Some of our shining students: Cal's Native leaders and scholars
Kiley Keaowenaokehaiolohia Lockett
Choctaw, Kanaka Maoli (Native Hawaiian)
Class of 2022
Kiley is a member of the Choctaw Nation of Oklahoma currently in her second semester at Cal. She is a transfer student from Palomar College, and currently lives in Oceanside, California (Payómkawichum (Luiseño) and Kumeyaay territory.)
Kiley is majoring in History and hopes to focus her studies on the histories of Indigenous people, especially in the regions that currently comprise the United States, and plans to minor in Native American Studies. She believes that there is a need for more Indigenous voices in the discipline of History to ensure all stories and perspectives are represented and included in historical narratives. She is excited that being a Berkeley student has given her the opportunity to take engaging classes in this subject (such as Indigenous Peoples and Environmental Change, History of Science: Biology, Ecology, and the Making of U.S. Imperialism, Gender in Native American Society, and Civil Rights and Social Movements in U.S. History) and is inspired about her future studies and research.
Outside of academics, Kiley has many interests. Kiley has trained in gymnastics from a young age, been on the United States National Team for Trampoline and Tumbling since 2017, has won World Age Group Championships and was a part of the gold medal World Champion Double Mini Trampoline Team at the 2019 World Championships in Tokyo, Japan. She loves activities such as painting, baking, cooking, and crafting, and has started beading with the NASD Beading group, and greatly enjoyed learning this new skill and meeting new people.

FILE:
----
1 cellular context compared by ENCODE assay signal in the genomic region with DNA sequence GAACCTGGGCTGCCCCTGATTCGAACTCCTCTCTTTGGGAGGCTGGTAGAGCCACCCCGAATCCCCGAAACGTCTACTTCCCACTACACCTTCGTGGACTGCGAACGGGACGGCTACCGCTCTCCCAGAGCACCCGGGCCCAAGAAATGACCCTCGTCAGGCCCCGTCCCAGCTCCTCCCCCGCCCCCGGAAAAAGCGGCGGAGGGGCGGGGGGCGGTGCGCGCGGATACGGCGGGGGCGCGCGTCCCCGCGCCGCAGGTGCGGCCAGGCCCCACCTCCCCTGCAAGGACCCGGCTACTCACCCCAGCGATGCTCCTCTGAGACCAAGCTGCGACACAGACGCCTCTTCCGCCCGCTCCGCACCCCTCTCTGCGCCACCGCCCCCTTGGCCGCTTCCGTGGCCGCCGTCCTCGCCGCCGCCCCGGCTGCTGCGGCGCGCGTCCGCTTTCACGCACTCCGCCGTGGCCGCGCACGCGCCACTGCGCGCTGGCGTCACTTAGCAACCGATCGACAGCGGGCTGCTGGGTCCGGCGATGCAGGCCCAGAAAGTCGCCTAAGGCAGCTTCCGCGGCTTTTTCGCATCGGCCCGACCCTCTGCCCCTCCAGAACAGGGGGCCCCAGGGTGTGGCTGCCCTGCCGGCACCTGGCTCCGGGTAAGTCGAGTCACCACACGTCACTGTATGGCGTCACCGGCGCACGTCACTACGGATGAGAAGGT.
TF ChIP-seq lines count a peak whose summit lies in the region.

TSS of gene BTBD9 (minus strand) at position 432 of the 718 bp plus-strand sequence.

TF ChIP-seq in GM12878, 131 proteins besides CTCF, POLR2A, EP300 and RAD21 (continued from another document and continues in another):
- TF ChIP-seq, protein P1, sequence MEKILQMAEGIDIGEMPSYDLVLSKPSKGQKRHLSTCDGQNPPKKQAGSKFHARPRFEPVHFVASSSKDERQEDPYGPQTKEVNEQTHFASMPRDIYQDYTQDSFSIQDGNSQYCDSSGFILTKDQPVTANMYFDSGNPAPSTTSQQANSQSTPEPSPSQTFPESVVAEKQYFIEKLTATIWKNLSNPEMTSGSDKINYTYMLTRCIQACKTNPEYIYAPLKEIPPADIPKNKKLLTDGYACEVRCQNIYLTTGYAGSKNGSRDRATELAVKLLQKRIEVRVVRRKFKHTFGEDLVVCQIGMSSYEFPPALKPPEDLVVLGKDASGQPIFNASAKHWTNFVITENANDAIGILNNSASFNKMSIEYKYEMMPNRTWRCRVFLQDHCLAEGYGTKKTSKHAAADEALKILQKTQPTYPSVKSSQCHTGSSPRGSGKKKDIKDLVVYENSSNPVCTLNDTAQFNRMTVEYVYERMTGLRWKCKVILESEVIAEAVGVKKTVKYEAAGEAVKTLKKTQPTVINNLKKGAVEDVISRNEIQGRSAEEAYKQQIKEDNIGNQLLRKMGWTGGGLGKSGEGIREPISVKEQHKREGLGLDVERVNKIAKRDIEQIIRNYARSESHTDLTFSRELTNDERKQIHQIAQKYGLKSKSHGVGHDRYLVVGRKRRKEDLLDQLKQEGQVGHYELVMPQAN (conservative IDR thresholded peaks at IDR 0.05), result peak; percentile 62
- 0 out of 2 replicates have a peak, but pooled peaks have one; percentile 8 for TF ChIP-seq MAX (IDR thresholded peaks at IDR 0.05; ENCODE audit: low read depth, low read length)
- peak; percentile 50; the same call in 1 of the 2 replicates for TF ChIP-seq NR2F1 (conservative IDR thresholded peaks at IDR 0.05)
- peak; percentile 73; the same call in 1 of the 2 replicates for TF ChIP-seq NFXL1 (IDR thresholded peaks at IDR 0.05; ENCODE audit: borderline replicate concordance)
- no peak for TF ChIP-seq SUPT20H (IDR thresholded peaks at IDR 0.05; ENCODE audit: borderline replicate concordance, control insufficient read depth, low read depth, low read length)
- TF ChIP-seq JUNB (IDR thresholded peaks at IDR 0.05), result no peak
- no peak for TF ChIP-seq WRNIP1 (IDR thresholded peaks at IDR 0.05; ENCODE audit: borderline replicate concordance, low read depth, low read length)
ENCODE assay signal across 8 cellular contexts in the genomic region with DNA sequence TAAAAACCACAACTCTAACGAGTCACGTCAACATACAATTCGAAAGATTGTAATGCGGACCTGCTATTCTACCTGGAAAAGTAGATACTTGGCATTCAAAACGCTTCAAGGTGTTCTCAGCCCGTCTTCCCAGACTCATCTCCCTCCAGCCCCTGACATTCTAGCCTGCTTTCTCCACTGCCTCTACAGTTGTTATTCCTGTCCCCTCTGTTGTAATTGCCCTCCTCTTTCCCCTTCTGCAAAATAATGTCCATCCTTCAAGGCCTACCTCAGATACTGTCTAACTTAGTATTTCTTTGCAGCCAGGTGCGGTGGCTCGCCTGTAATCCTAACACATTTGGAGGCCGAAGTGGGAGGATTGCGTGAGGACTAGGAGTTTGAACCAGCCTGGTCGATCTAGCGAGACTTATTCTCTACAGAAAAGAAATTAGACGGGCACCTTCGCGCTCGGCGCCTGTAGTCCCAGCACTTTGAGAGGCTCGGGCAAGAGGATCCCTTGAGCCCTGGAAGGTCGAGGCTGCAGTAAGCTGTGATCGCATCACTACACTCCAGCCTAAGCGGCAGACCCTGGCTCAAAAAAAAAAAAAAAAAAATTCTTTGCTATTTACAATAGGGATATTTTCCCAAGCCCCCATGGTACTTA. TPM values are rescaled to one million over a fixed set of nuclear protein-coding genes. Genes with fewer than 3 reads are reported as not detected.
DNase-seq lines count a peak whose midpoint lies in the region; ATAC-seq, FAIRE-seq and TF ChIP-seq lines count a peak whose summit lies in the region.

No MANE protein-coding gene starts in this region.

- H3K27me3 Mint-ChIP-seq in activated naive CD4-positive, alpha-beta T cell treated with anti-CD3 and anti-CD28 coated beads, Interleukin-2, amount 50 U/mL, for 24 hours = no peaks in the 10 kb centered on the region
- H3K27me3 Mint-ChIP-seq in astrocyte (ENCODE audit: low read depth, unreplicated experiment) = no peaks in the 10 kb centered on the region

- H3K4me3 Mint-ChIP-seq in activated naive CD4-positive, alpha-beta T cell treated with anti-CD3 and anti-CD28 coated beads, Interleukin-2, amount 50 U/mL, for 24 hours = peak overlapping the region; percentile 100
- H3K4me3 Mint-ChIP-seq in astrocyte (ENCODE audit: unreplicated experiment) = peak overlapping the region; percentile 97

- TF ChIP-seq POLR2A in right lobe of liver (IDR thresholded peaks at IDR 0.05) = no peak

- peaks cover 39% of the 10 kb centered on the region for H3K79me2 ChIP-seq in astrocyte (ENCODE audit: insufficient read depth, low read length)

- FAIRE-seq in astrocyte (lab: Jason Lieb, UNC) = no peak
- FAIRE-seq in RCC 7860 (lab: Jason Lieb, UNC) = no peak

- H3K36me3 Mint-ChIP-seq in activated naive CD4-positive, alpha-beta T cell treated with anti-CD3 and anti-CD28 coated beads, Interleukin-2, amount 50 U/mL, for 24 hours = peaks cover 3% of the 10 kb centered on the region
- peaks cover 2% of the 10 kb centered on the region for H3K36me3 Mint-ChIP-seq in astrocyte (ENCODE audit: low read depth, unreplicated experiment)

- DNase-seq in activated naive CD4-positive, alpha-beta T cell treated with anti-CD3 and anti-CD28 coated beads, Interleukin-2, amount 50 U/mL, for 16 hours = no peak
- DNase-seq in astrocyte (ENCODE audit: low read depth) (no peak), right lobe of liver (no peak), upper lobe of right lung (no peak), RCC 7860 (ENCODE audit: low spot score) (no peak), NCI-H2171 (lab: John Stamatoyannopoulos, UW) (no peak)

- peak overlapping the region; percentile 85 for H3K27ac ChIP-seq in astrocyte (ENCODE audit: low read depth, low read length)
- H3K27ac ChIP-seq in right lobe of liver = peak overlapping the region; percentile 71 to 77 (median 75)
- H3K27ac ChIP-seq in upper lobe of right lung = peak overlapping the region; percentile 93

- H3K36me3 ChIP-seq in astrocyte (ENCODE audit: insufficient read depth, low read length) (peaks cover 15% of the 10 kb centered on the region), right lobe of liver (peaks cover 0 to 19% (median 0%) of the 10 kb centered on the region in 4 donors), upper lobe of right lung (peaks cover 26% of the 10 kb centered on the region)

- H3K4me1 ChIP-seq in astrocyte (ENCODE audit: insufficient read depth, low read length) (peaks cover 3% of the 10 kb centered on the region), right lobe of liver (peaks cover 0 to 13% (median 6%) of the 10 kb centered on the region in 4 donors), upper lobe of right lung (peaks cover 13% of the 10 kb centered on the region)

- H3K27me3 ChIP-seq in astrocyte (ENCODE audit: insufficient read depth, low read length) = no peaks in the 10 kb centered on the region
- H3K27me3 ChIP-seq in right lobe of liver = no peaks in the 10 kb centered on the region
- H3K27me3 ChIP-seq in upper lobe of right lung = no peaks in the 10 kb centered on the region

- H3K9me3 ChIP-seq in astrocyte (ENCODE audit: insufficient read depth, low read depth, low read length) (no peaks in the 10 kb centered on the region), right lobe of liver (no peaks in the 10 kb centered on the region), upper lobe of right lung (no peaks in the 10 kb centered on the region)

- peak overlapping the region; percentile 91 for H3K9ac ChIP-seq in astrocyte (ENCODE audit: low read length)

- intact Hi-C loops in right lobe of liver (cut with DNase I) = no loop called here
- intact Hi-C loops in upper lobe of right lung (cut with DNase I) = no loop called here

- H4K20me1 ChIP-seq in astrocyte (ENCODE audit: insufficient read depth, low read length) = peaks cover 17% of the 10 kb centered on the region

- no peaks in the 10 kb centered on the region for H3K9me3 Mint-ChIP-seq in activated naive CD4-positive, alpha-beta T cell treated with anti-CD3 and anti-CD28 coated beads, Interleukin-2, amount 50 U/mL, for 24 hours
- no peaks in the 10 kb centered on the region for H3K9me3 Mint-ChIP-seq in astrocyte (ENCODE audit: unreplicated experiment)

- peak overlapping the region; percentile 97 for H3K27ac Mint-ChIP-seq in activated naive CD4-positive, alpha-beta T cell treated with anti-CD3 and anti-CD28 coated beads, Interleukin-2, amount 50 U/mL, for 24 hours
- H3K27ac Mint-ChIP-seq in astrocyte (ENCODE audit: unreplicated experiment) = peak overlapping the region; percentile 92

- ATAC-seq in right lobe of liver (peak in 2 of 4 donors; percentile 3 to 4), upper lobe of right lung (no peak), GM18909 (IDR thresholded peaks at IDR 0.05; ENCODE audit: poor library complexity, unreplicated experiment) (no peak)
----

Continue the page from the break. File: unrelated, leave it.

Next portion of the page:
Troy Emiliano Aguirre
Diné, Laguna Pueblo, and Mexican descent
Troy Emiliano Aguirre, who prefers to go by his middle name, Emiliano, is Navajo (Diné), Laguna Pueblo, and of Mexican descent and a 3L in the Berkeley School of Law. Although most of his family is from Oakland, he was born and raised on the Navajo reservation (Diné Bikeyah) in Arizona. Emiliano grew up in the Window Rock/Fort Defiance area. Like a lot of kids from his reservation, he played basketball growing up. Some of his best memories were playing basketball in tournaments and for his middle/high school. He considers himself a gym rat, loves RnB, and enjoys interacting with other cultures.
His family and growing up on the Navajo reservation played a large role in who and where he is today. Emiliano’s parents have shown him the meaning of hard work, compassion, and selflessness, which he is still trying to improve in. Living on the reservation has taught him not to take things for granted. Although Emiliano takes pride in being from the Navajo reservation, he acknowledges that there are many problems on his reservation that need to be addressed, especially those that impact the youth.
Emiliano wants to help his reservation and other Indian reservations reduce poverty through community based economic development. While in law school, he drafted a guide to help Navajo entrepreneurs learn and navigate the business site lease application process on his reservation. He is currently interning at a clinic that helps promote economic development for low-income communities in the East Bay. After law school, Emiliano will continue developing his skillset by working for a law firm and specializing in tax or finance.